TAKE ON – phrasal verb – meanings and examples

The English phrasal verb TAKE ON has the following meanings:

1. Take on = to accept additional responsibility

(transitive) to accept additional work or responsibility for a task or job. To undertake a new role or responsibilities. Synonyms are undertake and acquire.

  • I wanted to make a good impression, so I took on a lot of tasks at work.
  • I will take on the project if you don’t want to.
  • I have taken on too much work. Can you please help me finish this project?

2. Take on = to add; to acquire

(transitive) to acquire, bring in, add or introduce.

  • Stores often take on extra employees during the Christmas season.
  • The boat was taking on water, so we had to plug the hole.
  • The teacher has some spots in her classroom and can take on a few more students.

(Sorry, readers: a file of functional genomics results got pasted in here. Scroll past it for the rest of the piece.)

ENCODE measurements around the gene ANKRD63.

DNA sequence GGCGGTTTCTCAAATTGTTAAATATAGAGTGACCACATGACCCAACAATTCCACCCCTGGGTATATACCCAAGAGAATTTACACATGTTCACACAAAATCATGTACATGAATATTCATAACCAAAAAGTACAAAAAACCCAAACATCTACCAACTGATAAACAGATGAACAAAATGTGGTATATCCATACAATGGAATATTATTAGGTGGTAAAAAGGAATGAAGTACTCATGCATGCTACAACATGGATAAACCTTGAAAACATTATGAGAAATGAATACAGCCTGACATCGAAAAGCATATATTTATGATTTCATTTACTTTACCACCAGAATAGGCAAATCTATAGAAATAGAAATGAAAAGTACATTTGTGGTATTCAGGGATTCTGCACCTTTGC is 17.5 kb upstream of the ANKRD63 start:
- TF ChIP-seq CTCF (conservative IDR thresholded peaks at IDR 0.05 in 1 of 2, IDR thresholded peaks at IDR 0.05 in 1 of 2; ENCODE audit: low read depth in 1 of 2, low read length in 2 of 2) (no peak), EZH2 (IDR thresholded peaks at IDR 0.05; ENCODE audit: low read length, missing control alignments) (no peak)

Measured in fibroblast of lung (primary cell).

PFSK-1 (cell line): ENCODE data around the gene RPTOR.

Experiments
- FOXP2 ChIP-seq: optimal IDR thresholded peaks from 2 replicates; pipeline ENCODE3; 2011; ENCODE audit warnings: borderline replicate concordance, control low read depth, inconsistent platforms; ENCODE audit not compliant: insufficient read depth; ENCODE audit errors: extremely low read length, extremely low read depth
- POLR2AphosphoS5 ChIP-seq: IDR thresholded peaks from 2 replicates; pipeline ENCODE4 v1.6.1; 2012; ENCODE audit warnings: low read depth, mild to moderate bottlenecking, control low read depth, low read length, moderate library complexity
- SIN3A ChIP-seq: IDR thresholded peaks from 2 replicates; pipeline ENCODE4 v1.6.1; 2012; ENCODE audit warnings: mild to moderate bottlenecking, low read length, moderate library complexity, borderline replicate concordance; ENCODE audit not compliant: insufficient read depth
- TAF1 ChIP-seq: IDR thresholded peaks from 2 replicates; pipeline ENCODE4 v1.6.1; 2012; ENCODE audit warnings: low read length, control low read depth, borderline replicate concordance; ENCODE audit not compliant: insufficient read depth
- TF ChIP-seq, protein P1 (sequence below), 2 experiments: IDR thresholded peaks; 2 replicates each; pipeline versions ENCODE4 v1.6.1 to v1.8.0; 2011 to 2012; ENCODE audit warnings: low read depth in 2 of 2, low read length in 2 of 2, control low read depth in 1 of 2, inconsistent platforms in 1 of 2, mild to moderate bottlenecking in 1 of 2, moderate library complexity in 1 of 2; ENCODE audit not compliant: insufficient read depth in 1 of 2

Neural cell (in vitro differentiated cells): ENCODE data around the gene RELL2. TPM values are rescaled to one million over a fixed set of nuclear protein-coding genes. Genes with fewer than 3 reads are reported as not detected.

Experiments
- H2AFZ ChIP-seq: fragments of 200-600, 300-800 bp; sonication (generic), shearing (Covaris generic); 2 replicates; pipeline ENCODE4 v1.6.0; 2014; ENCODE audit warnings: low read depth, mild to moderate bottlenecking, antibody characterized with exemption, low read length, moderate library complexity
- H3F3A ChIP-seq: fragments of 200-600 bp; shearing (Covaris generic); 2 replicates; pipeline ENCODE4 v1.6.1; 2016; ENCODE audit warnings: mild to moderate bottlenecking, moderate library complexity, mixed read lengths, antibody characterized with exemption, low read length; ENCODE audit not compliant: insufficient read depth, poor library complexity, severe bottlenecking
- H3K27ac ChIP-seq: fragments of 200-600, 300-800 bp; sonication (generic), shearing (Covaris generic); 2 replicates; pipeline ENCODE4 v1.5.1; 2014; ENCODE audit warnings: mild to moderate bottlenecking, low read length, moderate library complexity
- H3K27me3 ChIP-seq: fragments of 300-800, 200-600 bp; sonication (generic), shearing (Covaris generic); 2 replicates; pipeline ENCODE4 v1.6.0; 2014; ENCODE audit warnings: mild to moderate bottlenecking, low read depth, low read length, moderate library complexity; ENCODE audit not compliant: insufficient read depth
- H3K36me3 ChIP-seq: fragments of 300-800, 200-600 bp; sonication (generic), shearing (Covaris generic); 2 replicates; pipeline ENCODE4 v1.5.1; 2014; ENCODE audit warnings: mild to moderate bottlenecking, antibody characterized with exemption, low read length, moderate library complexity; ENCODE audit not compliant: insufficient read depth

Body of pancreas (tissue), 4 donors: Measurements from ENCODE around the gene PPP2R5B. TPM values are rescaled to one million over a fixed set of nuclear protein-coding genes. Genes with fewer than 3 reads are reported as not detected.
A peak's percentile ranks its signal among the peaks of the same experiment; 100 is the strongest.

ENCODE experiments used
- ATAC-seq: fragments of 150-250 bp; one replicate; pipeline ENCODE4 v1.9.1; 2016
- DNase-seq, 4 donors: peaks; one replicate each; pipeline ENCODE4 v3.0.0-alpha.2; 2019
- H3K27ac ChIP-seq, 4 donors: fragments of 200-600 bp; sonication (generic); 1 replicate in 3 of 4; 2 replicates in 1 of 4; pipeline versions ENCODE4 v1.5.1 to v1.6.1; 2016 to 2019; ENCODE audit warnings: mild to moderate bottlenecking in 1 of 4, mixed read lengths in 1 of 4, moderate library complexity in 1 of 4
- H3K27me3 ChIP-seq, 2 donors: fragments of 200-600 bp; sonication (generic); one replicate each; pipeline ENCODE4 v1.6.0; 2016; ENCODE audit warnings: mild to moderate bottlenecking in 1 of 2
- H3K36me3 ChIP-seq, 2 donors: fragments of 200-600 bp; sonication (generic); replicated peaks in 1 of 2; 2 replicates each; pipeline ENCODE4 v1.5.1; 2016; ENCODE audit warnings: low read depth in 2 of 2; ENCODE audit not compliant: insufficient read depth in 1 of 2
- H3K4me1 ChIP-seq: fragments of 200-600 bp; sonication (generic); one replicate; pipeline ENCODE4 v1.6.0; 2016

• Many students take on a lot of debt while they are studying at university.

3. Take on = to fight or compete against someone

(transitive – informal) to attempt to fight or compete against someone. To challenge someone.

  • Even though we are a small company, I know we can take on the big ones.
  • The boxer challenged his opponent to take him on in the ring.
  • Do you want to take me on? Come on then!

4. Take on = to begin to have the appearance of

(transitive – informal) to begin to have a characteristic, appearance or quality of something or someone else.

  • Her voice took on a more serious tone with the children.
  • The doll took on a scary appearance in the dark.
  • It didn’t take long for the outdoor furniture to take on an old rustic look from being in the sun all of the time.

Take on – Summary Chart

TAKE ON - Meanings and examples of this English Phrasal Verb

Lesson tags: On, Phrasal Verbs, Take
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